“We are here for a trial class. She’s seven,” said the cheerful new mum at my kid’s gymnastics class. Her daughter then said she was going to attempt a cartwheel but landed in a heap midway because mum squealed, “NO! Let the teacher show you how first!”
I sighed inside. It’s cartwheeling. I suspect children were cartwheeling before we invented the wheel.
We have become a generation of parents who live in fear. We are afraid of our kids falling ill, getting bruised, kidnapped, swallowed up by escalators, being bullied or even being criticised. And so we are raising a generation of coddled, smothered, fearful and confused kids.
Children need to fall down and play with mud. There is magic in wading in a stream and getting nipped by curious fish. Surviving a scraped knee can be a prelude to surviving a career setback. I don’t doubt that child abductions occur but having to live in a glass cage all the time just in case it happens, is truly too high a price to pay.
Instead of completely sheltering our kids from danger (and life), we could teach them about calculated risk.
I would have said to the little girl at gymnastics, “Great place to try it! At least the floors here are padded. Plus you’ve been watching the other kids and you’re all warmed up from your own class. Go for it!”
I allow my kids to walk alone if they take the dogs with them. They go to the corner shop in pairs and one of the dogs has to go with them. They also carry a phone. They really want to cycle around the estate but I’m still in two minds about that because drivers can be oblivious to younger, less road-savvy cyclists.
My children are eight, 10 and 12 and they’ve always walked the dogs with me. The smallest loop is 1.5km, the biggest 8km. The terrain varies from smooth tarmac to steep hill paths. The youngest has always struggled and found it difficult while the eldest wishes he could do it alone. I am caught in the middle, encouraging the small one and hoping the eldest has a dog with him.
The dogs in the meantime do their best to give me grey hairs by confronting alpha macaques, jumping over storm drains that they then forget how to cross back over and getting stuck on slopes that are too steep for them to come back down. I’ve also had to fish one of them from a 1.5m-deep monsoon drain when a squirrel-chasing episode ended unexpectedly.
The kids helped with that one. I jumped into the drain, looped the leashes under my dog’s belly and chest and got the kids to heave her out while I shoved from beneath.
The dog had a few scratches, I was a bit damp but the kids were completely exhilarated! What an adventure, they grinned.
In the meantime, I know of people who banish their pets because they have kids. These same parents worry if their child strays a few feet from their side in a queue and they are perpetually telling their children how dirty the table is, and how they need to wash their hands. They worry and bristle if their kids encounter a bully or if someone criticises them.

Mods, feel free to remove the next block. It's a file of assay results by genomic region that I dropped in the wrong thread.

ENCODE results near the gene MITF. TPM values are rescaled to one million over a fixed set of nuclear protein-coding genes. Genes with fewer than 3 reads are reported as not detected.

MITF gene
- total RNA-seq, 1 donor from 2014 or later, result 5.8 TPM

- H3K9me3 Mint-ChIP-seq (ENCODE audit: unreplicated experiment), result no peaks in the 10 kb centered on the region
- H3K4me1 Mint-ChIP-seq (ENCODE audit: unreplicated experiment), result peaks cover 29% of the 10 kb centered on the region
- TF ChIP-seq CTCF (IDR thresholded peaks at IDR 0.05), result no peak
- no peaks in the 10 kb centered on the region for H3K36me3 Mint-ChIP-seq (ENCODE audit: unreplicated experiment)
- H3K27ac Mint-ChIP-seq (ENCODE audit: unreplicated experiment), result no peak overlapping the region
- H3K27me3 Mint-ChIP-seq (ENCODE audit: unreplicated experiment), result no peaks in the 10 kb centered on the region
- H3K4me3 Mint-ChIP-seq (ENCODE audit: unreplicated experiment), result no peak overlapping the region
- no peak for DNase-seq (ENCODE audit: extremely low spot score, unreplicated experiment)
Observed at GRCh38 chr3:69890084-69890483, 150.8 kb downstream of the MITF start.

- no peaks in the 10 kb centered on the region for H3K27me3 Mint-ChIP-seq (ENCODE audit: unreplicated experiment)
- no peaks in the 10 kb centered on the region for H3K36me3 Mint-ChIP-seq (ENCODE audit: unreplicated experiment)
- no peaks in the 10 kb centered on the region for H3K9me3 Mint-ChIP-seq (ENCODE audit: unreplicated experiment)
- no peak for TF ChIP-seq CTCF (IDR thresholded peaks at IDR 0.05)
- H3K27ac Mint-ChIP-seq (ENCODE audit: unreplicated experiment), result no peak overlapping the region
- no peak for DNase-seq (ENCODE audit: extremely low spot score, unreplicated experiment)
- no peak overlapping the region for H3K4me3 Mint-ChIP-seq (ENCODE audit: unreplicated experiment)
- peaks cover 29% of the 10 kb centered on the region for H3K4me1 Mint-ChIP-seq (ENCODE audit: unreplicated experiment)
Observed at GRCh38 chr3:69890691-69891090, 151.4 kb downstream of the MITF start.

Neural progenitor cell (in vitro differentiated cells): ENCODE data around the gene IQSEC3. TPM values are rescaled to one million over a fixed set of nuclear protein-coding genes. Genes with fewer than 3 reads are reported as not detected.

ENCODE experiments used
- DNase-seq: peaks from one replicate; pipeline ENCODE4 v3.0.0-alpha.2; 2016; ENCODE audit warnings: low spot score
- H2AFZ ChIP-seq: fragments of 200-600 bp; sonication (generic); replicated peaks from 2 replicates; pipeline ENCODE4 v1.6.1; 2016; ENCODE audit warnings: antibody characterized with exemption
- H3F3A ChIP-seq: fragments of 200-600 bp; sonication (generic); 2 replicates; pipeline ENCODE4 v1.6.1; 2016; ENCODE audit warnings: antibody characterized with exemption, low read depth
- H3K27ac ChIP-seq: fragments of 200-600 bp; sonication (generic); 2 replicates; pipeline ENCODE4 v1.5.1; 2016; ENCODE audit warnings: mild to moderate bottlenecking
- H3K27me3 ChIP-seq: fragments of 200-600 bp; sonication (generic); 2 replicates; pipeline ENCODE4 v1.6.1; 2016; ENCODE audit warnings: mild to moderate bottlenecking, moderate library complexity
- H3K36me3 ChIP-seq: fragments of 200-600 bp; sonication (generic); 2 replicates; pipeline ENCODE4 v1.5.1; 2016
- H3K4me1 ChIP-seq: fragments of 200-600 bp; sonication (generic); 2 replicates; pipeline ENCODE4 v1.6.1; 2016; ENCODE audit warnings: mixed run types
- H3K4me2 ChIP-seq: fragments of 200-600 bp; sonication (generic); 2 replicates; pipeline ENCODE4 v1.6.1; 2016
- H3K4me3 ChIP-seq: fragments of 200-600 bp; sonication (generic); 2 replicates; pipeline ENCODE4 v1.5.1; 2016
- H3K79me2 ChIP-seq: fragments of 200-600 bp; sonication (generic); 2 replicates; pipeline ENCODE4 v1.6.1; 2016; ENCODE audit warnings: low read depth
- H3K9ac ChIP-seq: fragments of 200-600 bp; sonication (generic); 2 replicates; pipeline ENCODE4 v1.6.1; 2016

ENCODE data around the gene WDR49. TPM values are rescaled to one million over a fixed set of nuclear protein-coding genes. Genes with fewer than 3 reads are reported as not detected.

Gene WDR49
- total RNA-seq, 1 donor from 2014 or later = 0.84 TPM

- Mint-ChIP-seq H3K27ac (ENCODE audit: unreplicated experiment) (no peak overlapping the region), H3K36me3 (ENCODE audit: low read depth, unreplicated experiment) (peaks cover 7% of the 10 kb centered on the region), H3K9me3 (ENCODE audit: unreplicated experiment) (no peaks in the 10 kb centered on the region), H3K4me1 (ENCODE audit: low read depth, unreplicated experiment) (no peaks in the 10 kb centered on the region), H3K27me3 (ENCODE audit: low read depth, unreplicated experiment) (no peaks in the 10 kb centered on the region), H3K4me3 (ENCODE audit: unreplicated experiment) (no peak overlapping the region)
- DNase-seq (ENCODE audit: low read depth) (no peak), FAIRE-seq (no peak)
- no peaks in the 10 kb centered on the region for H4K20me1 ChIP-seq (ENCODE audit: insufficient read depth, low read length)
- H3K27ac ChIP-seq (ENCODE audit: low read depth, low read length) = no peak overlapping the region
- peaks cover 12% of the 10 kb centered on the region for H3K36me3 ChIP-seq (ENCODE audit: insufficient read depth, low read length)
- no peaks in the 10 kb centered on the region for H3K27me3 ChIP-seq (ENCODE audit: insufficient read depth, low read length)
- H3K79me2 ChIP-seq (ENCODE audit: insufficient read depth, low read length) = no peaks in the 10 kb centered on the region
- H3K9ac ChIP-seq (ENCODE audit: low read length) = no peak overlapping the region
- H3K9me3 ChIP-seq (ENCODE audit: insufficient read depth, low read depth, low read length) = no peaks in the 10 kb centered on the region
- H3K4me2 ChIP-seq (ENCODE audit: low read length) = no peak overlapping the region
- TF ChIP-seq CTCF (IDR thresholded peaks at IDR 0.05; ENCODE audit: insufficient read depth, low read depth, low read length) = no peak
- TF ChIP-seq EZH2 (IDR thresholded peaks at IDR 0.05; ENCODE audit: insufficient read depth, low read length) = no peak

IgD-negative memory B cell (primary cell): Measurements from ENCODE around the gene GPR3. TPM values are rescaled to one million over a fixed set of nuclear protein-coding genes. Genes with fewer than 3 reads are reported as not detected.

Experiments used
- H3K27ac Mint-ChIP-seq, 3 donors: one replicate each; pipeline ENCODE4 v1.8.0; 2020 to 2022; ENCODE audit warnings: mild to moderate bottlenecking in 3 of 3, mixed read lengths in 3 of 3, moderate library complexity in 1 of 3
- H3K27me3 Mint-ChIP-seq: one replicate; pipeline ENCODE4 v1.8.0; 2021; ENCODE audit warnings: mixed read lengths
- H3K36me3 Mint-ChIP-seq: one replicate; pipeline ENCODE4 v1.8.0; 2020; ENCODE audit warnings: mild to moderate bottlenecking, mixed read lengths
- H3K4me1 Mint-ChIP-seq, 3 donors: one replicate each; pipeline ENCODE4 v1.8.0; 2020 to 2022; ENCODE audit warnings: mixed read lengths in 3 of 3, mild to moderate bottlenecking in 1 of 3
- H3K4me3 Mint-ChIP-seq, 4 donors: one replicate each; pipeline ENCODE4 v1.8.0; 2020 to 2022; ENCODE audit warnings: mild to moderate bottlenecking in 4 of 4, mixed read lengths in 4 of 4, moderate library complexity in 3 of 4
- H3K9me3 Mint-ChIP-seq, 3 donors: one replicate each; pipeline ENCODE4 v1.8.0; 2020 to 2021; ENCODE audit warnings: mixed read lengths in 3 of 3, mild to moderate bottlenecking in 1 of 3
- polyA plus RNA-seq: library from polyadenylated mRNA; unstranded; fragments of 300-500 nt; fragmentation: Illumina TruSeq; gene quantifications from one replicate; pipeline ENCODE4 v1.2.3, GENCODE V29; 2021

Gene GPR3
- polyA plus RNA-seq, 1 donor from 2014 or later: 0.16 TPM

The eldest was at his first football lesson last weekend. My husband and I have never had any interest in ball games and our dogs think all balls are enemy number one and need to be promptly captured and torn to shreds. So, our kids have never had much chance to kick a ball. Needless to say, he was pretty lousy at it.
And sure as the sun rises in the east, there was a kid who poked fun at his poor form (and also his hair, his name and his shoes), tried to get the others to not pass the ball and made his first class a real bummer.
After the class, my son voiced his complaints. “Well you are pretty lame at football,” I began, “But he was a total brat. However, I want you to think about why he is behaving the way he is. You have never been and would never be so unkind. Imagine what his life is like if he treats people like that.”
My son nodded glumly and we went to breakfast. The kid was there too and we observed him looking very alone and hunched. After awhile, his mother and brother joined him. The two boys ate while mum stared at her phone and took a couple of selfies. Long after the boys had finished eating, a man joined them and the adults were lost in conversation while the children remained ignored.
At our table, my husband ensured we all ate before him. He brought us sauces and cutlery, helped the kids to cut up the pancakes and showed the boys photos he had taken of them playing. We discussed the need for shin guards, proper football boots and how nice it was that my sister’s in-laws had come to watch them play.
After breakfast, the eldest said quietly, “I think I’ll try to befriend him next week. He must be bored and so lonely.”